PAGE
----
Kings of the jungle rule benevolently in the "Naive Art" of Her Royal Highness Princess Chulabhorn
HER ROYAL Highness Princess Chulabhorn Mahidol, long associated with scientific endeavours and affectionately known as “the Princess Researcher”, shared another of her talents last week with the opening of the art exhibition “Various Patterns: Diversity of Life” at the Queen’s Gallery in Bangkok.
The 239 paintings on view until May 15 represent her output while pursuing a doctorate in visual arts at Silpakorn University’s Faculty of Painting Sculpture and Graphic Arts.
Also on display are pieces entailing embroidery, sculpture, printing and digital techniques.
Central to the Princess’ doctoral thesis is the nature of the big cats of the wild, and she cleverly links these “kings of jungle” to the King of Thailand, specifically to her beloved late father, His Majesty King Bhumibol.
It was the loss of her father that led her to delve more deeply into art as a way of working through her grief – in a pastime that he’d also loved and at which he excelled.
While the lion “king of the jungle” appears in several pieces, it’s the tiger and the leopard that predominate, and it’s the tiger specifically that Princess Chulabhorn identifies most with the human monarch on the throne.
These camouflaged cats lend themselves well to her use of symbolism, their stripes and spots sometimes augmented with musical and scientific nomenclature. The animals’ markings stem from their DNA, a subject of her biology studies, she also notes.
The Princess said she’d been keen on art as a child, but royal duties and an overriding interest in science prevailed.
“My mother once said, ‘I only have four children, so it would be helpful if each of my children studied a different field to make their combined knowledge advantageous to the country.’
“For 40 years I have devoted myself to scientific studies and research in chemistry, aquaculture, medicine and veterinary science to develop our country and improve the lives of the people. My duties are quite serious but also very stressful because of the way other people’s lives depend on them.
“As time passed, though, I reconsidered my life and found there was one thing I loved to do, which was art. Whenever I have time after work, I’m delighted to be alone and dreaming without boundaries. That feeling makes me understand true happiness. And that’s why I chose art as a form of therapy.”
Emeritus Professor Pishnu Supani- mit, who chairs the doctorate programme in which the Princess is enrolled, said there was concern initially because her background was in science and medicine and doctorate art students require basic drawing skills.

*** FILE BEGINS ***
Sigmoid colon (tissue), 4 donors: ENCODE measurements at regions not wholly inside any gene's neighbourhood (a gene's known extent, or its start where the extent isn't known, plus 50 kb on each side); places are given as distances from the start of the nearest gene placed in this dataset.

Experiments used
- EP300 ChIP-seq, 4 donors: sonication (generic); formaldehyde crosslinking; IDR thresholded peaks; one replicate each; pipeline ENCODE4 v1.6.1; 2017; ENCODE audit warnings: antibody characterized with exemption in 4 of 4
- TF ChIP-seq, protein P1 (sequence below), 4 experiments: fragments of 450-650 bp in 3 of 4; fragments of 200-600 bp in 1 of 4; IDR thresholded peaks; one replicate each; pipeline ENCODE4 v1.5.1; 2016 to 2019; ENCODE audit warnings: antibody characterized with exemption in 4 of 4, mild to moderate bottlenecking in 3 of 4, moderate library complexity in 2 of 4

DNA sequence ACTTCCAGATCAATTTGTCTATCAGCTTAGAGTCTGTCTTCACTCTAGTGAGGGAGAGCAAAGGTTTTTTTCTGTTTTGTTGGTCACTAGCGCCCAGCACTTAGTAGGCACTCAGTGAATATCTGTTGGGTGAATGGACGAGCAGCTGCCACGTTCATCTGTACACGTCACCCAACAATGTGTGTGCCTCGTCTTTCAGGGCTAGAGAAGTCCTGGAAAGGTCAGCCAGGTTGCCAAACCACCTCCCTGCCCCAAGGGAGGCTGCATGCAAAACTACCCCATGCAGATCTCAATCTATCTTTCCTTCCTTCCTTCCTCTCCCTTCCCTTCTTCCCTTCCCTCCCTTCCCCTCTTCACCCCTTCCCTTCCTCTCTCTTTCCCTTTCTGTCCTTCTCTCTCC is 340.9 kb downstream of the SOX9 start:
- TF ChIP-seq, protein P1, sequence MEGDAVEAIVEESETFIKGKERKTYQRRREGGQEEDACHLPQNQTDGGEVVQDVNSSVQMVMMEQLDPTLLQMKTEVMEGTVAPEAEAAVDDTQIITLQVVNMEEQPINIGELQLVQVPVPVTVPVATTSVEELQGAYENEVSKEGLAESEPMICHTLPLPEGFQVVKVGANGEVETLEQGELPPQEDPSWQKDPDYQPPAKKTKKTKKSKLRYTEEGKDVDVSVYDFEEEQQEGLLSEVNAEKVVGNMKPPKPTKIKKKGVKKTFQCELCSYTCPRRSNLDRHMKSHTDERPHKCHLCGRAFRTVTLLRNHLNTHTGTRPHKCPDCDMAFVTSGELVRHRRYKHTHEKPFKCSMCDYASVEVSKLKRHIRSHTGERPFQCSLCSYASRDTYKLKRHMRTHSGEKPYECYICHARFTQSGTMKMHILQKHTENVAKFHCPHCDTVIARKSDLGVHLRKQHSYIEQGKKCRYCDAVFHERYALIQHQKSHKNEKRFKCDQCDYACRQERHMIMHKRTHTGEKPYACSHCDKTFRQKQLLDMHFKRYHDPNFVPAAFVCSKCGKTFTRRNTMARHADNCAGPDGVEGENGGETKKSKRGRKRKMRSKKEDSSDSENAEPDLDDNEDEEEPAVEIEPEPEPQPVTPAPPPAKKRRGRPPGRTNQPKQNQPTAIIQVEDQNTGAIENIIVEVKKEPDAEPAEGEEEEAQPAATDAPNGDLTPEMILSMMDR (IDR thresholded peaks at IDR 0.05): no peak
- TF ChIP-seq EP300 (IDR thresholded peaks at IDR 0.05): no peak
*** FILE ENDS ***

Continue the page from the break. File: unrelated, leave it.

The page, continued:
“However, to the surprise of the art instructors, when we first saw her paintings presented to the committee, our fears were allayed,” he said. “The Princess already had creative concepts in mind and her painting shows a unique style, including in the composition. It was obvious that she absorbed a sense of art through her parents.”
Her characterised her work as “naive art” since the Princess has had no formal training. “It derives from her instinct and intelligence,” Pishnu said.
There are also butterflies, flora and landscapes in the exhibition, but the tiger truly is king, a symbol of her close relationship to the family and of King Bhumibol’s function as a role model for leadership.
The Princess draws her subjects on paper with a watercolour marker, a pen whose pigment can then be diffused with a wet brush. It’s the same approach she’s used in designing jewellery. Her colours are generally bright and she overlays them to make the hues more intense and then uses a pencil or fountain pen to draw outlines and other details.
The six categories in the series begin with “Tiger and Lines (Black and White)”, with several interesting turns of imagination beyond form.
“Identity of a Tiger” underscores one of the more intriguing aspects of the Princess’ approach. The big cats are never shown stalking or attacking. Instead, as if she were depicting a king who rules with care and compassion, they’ve been shorn of any ferocity and are seen as beautiful and kind.
“Tiger and Nature” looks at the reality of nature through a pure lens. “Tiger, Nature and Composition” contains hidden messages about profound emotions. “Tiger and Scientific Symbols” associates one cat with a space rocket and pierces another’s ears with a chain of earrings.
Finally there’s “Tiger and Imaginative Creation”, as well as the “Butterflies” series.
Art instructor Panya Vijinthanasarn said Princess Chulabhorn succeeds at “learning from doing”. She might be riding a helicopter to a function upcountry, he notes, but she has her pad and watercolours in her lap.
“And she constantly showed progress in class. Her art is unique, a mix of the surreal and the imaginative. All of her tigers have their own distinctive patterns, lines, colours, volumes and shapes. You find musical symbols, eyeglasses, flowers, hearts and the Thai character for the number nine.
“I think Princess Chulabhorn uses both hemispheres of her brain when she’s doing art, so there’s both logical and creative thinking. A lot of her art suggests a scientific approach and is very detail-oriented. Overall, the composition, creativity and imagination are quite apparent and outstanding. Only a few artists can do that, such as da Vinci and the late King Bhumibol.”
PRINTS ARE AVAILABLE
- The exhibition “Various Pattern: Diversity of Life” continues at the Queen’s Gallery through May 15.
- Reproductions of the paintings as prints, postcards, T-shirts and scarves are on sale (the T-shirts cost Bt350 and Bt450) at Silpakorn University. Call the Nakhon Pathom campus at (034) 271 379 or the Bangkok campus at (02) 849 7564. Or order by mail through Siam Glitters 1957, phone (02) 598 6599.
- All proceeds after expenses will be donated to the Chulabhorn Foundation.